(Recasts, adds European shares)
By Lawrence White
LONDON, May 17 (Reuters) - Global shares recovered on Tuesday on optimism about an easing of China's crackdowns on tech and COVID-19, but concerns about rising prices and slowing growth worldwide set a nervy tone elsewhere in markets.
European shares followed up a positive start in Asia, with the STOXX index of Europe's 600 biggest stocks up 1.7% and U.S. stock futures, S&P 500 e-minis, suggesting Wall Street would follow suit.
MSCI's broadest index of Asia-Pacific shares outside Japan gained 2.5%, but the index is still down 16.8% so far this year.
"There was a good session in Asia and, taking the S&P 500 as a guide, the U.S. looks set to be up around 1%...but looking ahead markets remain fixated on inflation and rate hikes," said Philip Shaw, Chief Economist at Investec in London.
"Headlines are focused on higher inflation pressures either directly stemming from the Ukraine conflict, or supply chain shortages partly coming out of the lockdowns in China," he said.
There were signs of nervousness in bonds, currencies and commodities as economic growth fears in the world's two largest economies have re-emerged following weak retail and factory figures in China and disappointing U.S. manufacturing data. .
An index compiled by U.S. bank Citi that monitors whether economic data comes in better or worse than economists had been expecting is back in negative territory.
The New York Fed's Empire State manufacturing index published on Monday showed an abrupt fall during May and shipments fell at their fastest pace since the beginning of the pandemic.
The yield on benchmark 10-year Treasury notes rose to 2.9185% compared with its Monday U.S. close of 2.879%, while two-year yields, which rise with traders' expectations of higher Fed fund rates, edged up to 2.6195%.
Investors will look to a slew of central bank policymakers speaking on Tuesday for further signs of the timing of rate hikes to combat inflation.
Those scheduled to speak include U.S. Federal Reserve chair Jerome Powell at 1800 GMT, European Central Bank President Christine Lagarde, and Bank of England Deputy Governor Jon Cunliffe.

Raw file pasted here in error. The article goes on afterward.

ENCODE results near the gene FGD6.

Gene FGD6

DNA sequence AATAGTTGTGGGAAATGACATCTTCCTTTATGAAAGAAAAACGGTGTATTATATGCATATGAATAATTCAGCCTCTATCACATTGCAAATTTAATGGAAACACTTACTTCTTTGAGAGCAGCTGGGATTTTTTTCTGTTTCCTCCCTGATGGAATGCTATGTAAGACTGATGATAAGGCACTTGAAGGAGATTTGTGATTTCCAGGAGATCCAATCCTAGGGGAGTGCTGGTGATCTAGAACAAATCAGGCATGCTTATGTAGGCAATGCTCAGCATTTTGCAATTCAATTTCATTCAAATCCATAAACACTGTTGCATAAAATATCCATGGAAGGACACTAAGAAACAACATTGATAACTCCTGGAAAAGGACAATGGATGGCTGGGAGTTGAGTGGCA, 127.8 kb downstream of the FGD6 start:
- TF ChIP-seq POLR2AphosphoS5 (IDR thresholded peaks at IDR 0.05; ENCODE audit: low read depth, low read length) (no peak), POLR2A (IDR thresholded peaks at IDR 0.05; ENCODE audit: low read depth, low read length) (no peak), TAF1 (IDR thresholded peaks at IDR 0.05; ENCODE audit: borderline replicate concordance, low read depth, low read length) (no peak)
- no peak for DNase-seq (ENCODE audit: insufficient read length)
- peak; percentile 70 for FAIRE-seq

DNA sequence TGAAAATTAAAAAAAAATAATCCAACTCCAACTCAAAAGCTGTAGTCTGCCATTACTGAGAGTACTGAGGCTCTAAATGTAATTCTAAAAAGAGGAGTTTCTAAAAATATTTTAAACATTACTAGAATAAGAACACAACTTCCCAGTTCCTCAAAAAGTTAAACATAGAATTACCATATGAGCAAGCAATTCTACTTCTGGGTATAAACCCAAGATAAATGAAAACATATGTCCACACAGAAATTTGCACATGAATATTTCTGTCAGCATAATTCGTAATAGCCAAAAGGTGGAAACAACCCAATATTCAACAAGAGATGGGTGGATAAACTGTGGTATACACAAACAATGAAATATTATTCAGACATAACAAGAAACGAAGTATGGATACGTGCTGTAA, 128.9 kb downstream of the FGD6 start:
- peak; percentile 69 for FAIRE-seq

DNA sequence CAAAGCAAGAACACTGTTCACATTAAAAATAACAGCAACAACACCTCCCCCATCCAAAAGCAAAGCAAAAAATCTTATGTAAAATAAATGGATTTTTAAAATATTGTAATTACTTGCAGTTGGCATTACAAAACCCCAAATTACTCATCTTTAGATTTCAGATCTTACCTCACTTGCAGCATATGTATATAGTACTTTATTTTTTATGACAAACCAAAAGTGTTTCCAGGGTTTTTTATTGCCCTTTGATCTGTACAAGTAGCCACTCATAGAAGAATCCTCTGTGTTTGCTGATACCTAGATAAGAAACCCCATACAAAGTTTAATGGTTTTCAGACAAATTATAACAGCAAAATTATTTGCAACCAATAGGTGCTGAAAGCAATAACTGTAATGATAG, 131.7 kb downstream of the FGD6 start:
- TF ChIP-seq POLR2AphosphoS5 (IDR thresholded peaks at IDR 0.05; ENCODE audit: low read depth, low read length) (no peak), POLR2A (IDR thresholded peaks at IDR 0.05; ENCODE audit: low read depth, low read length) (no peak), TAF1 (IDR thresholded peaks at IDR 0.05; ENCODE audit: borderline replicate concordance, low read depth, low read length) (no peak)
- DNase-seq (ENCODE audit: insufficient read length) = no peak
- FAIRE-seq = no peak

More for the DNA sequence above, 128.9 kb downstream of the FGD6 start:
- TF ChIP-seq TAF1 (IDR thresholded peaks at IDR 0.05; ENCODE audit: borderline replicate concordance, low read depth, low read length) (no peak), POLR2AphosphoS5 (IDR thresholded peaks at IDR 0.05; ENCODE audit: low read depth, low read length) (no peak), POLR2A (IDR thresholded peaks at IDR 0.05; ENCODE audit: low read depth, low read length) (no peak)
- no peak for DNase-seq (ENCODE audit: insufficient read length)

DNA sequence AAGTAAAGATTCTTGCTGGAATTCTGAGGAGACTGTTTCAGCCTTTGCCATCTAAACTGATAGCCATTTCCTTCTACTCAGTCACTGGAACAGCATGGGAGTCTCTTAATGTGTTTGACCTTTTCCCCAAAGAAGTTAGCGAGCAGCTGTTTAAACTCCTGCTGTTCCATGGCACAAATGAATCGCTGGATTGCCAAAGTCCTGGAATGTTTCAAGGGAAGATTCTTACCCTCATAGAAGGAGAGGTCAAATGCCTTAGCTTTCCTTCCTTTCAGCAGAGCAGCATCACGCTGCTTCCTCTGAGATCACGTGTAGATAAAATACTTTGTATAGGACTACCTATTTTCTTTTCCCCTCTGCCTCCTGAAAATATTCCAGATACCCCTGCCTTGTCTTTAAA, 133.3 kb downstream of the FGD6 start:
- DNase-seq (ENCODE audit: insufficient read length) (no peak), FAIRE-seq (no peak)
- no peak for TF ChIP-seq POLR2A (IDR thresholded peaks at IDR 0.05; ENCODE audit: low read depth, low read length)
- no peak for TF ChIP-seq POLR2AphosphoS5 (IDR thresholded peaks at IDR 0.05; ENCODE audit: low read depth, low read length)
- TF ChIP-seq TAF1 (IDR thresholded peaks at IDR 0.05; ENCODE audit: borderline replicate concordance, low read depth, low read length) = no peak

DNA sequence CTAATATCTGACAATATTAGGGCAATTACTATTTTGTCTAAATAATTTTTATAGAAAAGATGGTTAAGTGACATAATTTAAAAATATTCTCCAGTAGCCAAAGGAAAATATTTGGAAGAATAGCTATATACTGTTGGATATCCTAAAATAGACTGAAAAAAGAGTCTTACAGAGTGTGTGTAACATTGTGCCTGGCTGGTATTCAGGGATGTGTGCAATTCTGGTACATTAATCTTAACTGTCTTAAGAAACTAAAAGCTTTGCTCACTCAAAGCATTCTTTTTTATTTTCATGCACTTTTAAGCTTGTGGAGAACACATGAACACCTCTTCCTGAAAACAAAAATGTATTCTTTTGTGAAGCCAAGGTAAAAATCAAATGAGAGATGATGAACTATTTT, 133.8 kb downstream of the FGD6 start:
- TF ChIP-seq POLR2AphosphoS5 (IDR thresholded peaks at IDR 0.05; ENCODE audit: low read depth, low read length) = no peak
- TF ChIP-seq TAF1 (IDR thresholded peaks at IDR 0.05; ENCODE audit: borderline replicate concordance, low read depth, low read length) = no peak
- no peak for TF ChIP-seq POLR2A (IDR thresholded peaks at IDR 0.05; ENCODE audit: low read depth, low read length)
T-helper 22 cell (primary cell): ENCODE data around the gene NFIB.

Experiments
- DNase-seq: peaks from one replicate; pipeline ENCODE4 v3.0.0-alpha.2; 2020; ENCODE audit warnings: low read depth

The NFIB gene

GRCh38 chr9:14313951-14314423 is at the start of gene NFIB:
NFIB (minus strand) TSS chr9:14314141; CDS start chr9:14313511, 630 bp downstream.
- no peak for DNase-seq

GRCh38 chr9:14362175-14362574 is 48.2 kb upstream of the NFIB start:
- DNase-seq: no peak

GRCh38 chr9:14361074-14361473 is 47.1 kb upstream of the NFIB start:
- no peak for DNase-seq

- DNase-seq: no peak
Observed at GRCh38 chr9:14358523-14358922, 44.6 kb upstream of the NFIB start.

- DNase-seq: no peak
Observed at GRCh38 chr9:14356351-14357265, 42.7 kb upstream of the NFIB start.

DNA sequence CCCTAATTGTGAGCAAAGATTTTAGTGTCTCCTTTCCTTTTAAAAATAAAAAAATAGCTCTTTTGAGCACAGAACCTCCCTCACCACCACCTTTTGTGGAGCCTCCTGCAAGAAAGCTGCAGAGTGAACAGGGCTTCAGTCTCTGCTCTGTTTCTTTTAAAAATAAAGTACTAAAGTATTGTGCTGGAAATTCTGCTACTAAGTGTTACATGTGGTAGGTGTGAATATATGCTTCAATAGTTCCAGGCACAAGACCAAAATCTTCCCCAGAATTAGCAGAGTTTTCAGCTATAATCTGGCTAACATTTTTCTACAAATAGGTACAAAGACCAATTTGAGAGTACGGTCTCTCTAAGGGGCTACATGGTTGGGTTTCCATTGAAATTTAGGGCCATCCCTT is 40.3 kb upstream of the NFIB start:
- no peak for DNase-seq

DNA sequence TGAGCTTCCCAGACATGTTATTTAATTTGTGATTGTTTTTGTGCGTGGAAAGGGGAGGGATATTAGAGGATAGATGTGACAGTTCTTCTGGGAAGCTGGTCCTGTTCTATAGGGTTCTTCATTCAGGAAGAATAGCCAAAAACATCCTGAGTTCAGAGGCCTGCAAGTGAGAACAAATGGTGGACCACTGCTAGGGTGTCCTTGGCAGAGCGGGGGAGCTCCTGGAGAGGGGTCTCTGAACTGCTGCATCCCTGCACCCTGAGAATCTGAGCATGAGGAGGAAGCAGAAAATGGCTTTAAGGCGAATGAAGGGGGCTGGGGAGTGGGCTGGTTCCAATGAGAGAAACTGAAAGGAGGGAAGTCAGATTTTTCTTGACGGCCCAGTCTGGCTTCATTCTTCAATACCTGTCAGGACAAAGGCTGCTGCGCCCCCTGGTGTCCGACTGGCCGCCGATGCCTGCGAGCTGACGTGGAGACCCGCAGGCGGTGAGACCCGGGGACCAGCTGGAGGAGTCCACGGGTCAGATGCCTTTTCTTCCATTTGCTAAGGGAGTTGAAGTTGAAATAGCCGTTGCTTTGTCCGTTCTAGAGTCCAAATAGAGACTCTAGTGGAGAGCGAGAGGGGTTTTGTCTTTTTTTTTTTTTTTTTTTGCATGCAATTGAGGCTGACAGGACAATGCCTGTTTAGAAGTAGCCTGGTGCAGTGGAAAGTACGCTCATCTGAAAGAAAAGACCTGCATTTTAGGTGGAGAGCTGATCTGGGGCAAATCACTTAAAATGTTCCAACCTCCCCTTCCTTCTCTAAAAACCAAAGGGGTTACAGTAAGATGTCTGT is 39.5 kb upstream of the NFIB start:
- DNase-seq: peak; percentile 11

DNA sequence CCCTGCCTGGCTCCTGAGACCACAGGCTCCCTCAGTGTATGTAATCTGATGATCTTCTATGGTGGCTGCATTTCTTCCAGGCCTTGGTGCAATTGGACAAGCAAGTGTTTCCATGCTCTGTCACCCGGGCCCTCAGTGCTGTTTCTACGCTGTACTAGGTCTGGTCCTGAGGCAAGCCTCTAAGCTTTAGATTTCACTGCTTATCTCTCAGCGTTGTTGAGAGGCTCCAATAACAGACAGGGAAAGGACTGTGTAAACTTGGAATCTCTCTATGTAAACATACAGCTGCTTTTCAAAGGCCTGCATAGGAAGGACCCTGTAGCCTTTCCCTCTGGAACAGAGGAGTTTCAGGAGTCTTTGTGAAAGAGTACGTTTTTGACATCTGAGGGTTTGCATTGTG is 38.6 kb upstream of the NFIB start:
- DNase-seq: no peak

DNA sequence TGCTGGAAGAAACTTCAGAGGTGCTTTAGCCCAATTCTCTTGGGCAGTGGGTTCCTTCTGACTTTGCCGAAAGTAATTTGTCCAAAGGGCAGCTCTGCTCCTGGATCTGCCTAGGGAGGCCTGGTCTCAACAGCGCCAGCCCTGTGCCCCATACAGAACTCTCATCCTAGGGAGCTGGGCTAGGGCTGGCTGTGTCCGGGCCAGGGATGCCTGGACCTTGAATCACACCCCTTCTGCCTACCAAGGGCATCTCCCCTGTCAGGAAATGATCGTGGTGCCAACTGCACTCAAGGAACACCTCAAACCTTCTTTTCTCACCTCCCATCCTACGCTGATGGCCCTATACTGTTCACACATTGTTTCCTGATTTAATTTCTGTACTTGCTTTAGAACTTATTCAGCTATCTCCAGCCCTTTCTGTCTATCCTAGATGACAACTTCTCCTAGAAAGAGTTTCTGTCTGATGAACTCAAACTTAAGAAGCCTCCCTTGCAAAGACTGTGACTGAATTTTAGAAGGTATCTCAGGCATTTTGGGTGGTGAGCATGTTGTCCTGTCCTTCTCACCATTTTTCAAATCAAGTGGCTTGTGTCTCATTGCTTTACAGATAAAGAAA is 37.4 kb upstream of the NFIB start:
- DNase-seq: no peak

Futures markets are pricing consecutive 50 basis point hikes in June and July and for the benchmark U.S. interest rate to reach 2.75% by year end. However there are growing expectations that other central banks will catch up.
Currency and commodity markets were jittery amid profit-taking from investors nervous about the downbeat economic data.
Turkey's lira fell 2%, its biggest drop since January, as concerns about a global recession fuel selling pressure on the currency.
The U.S. dollar index, which tracks the greenback against a basket of currencies, fell 0.35% to 103.8 as investors cashed out and trimmed bets on U.S. rate hikes driving further gains.
The European single currency was up 0.4% on the day at $1.0475, having lost 0.96% in a month.
Oil hit its highest in seven weeks on Tuesday, supported by the European Union's ongoing push for a ban on Russian oil imports that would tighten supply and as investors focused on higher demand from an easing of China's COVID lockdowns.
Brent crude rose as high as $115.14, its highest since March 28, while U.S. West Texas Intermediate (WTI) crude rose 63 cents to $114.84.
Gold prices firmed, as the pullback in the dollar supported demand for greenback-priced bullion and countered pressure from the recovery in U.S. Treasury yields. Spot gold traded up 0.2% at $1,827.44 per ounce.
Bitcoin appeared to have at least temporarily stabilised at $30,295, after days of heavy losses in cryptocurrency markets following the collapse in prices of several leading so-called stablecoins.
Hopes that China might ease two key sets of restrictions had set the positive mood in shares early on Tuesday.
Shanghai achieved the long-awaited milestone of three straight days with no new COVID-19 cases outside quarantine zones, which could lead to the beginning of the lifting of the city's harsh lockdown.
Meanwhile Chinese Vice-Premier Liu He was scheduled to speak at a meeting on Tuesday with tech executives to promote the development of the digital economy, people familiar with the matter told Reuters.
The meeting is being closely watched for clues as to how far Chinese authorities will go in easing a regulatory crackdown in place since late 2020 on the previously high-flying tech sector.
Mainland China's CSI300 Index gained 1.25% while Hong Kong's Hang Seng Index was 3.27% higher, as tech firms listed in the city jumped nearly 6% on hopes of Beijing's crackdown on the sector being relaxed.
(Additional reporting by Scott Murdoch in Hong Kong; Editing by Lincoln Feast, Kirsten Donovan and Barbara Lewis)